The March of Technology: When Krinski says he needs to check some calculations for his project, Frank volunteers to help. When Krinski asks for his qualifications, Frank mentions some computer programs he’s worked with. Just out of curiosity, what programs, commercially available in 1993, would Frank have used and be useful for modeling dropping a nuclear bomb through lava or constructing a nuclear bomb? Perhaps more pressingly, why the hell would Frank have used them? Modeling the trajectories of bullets, perhaps? Or pieces of shrapnel? Other than extreme crime scene recreation, I have no idea.

Your case. Really: When the Network and the Gray Man sensibly try to send the Hardys home, Joe complains it’s their case. Never mind that competent agents don’t need a couple of teenagers mucking up their search for a nuclear bomb; it’s Frank and Joe’s case! And because it’s their book as well, they manage to slip their minders and return to the investigation. When they manage to pick up the trail of an Assassin agent, Frank declines to call the Network so they can investigate on their own. Hey, what’s a little nuclear annihilation compared to the glory of the Hardy Boys?

Do you really want an answer to that question?: When Frank and Joe find a dead body, a Network agent asks them, “You didn’t move the body, did you?” Joe indignantly responds, “What do you think we are? Amateurs?” Depends on the mystery, Joe — you usually do protest that you’re amateur detectives.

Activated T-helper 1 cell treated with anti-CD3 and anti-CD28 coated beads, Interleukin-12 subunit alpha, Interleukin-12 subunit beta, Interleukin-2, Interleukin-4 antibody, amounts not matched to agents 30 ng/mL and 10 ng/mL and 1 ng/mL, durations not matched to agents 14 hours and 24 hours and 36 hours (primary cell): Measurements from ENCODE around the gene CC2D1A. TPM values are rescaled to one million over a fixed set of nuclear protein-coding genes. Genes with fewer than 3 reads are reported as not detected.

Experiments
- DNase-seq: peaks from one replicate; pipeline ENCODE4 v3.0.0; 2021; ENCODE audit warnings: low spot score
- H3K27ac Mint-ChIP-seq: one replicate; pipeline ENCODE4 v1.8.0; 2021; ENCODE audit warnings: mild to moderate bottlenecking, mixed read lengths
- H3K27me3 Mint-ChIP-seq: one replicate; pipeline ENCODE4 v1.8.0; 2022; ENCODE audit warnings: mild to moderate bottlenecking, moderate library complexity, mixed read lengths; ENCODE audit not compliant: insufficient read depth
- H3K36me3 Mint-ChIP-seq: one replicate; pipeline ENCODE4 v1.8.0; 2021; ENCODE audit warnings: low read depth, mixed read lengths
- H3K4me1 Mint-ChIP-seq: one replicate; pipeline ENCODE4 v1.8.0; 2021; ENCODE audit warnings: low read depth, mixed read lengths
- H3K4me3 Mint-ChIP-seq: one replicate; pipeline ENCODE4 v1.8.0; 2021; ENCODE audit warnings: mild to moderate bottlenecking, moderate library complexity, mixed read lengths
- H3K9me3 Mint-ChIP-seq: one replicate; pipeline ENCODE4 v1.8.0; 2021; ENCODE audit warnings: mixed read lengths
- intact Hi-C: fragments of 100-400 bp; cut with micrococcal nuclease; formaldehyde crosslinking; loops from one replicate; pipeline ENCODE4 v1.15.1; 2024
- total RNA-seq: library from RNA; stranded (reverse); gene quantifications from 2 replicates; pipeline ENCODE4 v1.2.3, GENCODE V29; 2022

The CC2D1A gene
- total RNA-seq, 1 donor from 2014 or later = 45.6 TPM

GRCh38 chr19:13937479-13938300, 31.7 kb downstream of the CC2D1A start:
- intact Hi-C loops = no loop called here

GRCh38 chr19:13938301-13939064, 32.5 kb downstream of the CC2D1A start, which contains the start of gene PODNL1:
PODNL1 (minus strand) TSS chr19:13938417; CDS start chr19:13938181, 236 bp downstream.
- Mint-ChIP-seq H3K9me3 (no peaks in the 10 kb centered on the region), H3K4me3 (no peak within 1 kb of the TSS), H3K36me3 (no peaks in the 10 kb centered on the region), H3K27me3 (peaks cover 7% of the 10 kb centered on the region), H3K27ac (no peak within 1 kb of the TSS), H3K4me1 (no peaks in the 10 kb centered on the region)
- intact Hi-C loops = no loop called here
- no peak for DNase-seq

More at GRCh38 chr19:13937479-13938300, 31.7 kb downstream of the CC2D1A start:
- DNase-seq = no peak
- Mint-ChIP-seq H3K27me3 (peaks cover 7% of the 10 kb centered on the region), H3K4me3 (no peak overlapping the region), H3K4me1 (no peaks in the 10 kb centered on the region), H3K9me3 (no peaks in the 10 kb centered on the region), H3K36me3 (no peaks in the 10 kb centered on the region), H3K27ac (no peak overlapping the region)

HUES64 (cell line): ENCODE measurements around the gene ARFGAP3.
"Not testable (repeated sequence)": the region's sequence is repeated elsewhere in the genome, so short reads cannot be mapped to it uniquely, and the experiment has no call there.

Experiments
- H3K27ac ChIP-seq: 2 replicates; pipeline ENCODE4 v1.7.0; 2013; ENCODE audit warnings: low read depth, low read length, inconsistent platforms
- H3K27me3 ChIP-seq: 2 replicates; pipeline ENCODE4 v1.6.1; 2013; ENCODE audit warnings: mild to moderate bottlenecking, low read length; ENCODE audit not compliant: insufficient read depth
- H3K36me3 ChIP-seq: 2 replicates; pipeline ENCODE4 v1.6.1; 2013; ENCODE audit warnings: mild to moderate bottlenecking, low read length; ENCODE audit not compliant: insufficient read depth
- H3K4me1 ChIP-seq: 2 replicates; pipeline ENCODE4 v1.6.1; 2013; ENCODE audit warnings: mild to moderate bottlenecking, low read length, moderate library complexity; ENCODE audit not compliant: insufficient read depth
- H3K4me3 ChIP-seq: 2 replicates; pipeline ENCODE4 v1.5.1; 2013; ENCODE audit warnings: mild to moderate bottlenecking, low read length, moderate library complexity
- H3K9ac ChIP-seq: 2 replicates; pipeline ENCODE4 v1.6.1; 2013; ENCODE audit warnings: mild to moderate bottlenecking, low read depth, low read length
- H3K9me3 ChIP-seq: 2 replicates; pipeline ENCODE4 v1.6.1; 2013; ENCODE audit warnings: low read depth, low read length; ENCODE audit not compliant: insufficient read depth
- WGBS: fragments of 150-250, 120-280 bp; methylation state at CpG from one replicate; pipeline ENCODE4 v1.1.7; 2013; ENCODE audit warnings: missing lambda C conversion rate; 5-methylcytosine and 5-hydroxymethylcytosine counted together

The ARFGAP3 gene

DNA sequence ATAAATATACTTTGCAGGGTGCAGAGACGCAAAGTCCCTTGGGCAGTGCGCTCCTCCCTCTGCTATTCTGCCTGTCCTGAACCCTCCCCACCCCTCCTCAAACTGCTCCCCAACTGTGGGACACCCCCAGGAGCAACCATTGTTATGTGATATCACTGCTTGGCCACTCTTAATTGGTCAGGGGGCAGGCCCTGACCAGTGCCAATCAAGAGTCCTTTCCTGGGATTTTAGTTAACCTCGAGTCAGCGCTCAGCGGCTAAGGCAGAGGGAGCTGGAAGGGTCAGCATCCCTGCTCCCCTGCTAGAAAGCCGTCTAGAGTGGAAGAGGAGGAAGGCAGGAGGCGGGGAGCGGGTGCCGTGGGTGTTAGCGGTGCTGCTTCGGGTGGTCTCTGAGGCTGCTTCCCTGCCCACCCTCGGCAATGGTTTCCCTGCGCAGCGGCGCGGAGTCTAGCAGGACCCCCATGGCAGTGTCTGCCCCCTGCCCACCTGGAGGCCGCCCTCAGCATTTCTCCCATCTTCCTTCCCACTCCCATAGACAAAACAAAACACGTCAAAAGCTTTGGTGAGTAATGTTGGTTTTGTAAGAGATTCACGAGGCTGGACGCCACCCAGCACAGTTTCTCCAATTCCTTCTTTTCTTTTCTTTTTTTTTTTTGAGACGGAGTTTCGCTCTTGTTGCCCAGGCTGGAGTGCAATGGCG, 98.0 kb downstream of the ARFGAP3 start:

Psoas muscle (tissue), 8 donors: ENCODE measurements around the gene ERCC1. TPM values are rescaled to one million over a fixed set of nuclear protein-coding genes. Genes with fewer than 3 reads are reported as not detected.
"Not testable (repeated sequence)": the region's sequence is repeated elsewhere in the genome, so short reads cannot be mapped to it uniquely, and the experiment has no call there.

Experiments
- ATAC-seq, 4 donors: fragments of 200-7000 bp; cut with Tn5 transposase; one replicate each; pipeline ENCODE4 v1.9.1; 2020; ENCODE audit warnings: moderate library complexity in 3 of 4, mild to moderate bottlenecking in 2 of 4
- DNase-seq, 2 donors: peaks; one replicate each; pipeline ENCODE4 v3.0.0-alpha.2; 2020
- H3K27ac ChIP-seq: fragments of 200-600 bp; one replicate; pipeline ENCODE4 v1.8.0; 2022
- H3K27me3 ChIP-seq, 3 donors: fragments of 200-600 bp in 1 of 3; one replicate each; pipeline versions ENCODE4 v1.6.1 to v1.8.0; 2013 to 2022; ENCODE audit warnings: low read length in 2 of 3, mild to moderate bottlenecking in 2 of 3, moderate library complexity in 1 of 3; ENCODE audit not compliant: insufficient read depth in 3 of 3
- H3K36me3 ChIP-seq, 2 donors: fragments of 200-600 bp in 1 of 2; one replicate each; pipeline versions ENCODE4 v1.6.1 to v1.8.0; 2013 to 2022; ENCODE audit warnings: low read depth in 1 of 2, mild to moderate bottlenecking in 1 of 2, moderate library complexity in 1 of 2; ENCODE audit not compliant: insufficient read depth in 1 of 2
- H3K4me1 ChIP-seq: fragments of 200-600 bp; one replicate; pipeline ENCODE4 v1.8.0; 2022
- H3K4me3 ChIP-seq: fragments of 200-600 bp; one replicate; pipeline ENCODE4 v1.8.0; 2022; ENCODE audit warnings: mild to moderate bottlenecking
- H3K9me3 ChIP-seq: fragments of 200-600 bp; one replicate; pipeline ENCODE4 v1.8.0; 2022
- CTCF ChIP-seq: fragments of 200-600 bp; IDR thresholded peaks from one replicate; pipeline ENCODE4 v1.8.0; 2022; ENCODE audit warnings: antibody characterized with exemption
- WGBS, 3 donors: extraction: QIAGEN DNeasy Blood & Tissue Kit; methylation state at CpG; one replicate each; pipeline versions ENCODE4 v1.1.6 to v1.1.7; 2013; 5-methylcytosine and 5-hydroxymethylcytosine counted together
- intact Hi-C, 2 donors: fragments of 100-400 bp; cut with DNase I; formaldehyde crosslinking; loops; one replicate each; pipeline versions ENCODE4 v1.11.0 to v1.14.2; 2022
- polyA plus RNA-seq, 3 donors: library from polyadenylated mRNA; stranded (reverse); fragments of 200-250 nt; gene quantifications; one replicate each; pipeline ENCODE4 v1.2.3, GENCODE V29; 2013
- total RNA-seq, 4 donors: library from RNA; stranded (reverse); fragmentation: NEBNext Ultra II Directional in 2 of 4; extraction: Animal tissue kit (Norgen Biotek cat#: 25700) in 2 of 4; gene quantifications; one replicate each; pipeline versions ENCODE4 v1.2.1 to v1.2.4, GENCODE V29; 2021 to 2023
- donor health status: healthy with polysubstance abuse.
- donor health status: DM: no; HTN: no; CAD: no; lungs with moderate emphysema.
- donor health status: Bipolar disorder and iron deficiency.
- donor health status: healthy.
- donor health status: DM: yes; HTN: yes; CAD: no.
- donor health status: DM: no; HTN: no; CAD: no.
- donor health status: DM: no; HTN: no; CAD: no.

One MILLION dollars: When the Assassins threaten the world with their world-altering nuclear bombs, they make their ransom demands to the United Nations General Assembly. Because, yes, when you want quick action and results, the organization you go to is the UN General Assembly. They may have had better results by submitting their demands to the Girl Scout National Board of Directors — that cookie money does add up, I imagine.

There’s no racism like subtle racism: The Balinese lad who helps the Hardys (and saves the world by informing on them to the police) is named Haji. That sounds worse today than it did in 1993, given that “Hadji” is a derogatory term used for Iraqis by American soldiers during the Iraq War.

False dichotomy: When Frank is following Joe and Network agent Endang up Agung, he finds the motorbike they were riding. His immediate thought is either the pair were captured or killed. He fails to consider they may have abandoned the bike for noise or mechanical reasons or a dozen other reasons. And remember, Frank’s the smart one.

My girlfriend’s back: At the end of Pacific Conspiracy, Vanessa Bender wanders up to the Hardy home. I had no idea Joe was dating Vanessa at this point; I thought she was introduced later in the series. Joe’s behavior toward Gina and Endang gave me no indication he was going out with anyone.

Vanessa’s entrance line is, “Glad to see me?” Joe answers, “You bet.” I was almost waiting for him to ask, “You won’t blow up on me or get shot or get shot again, will you?” I like to imagine two different responses from Vanessa: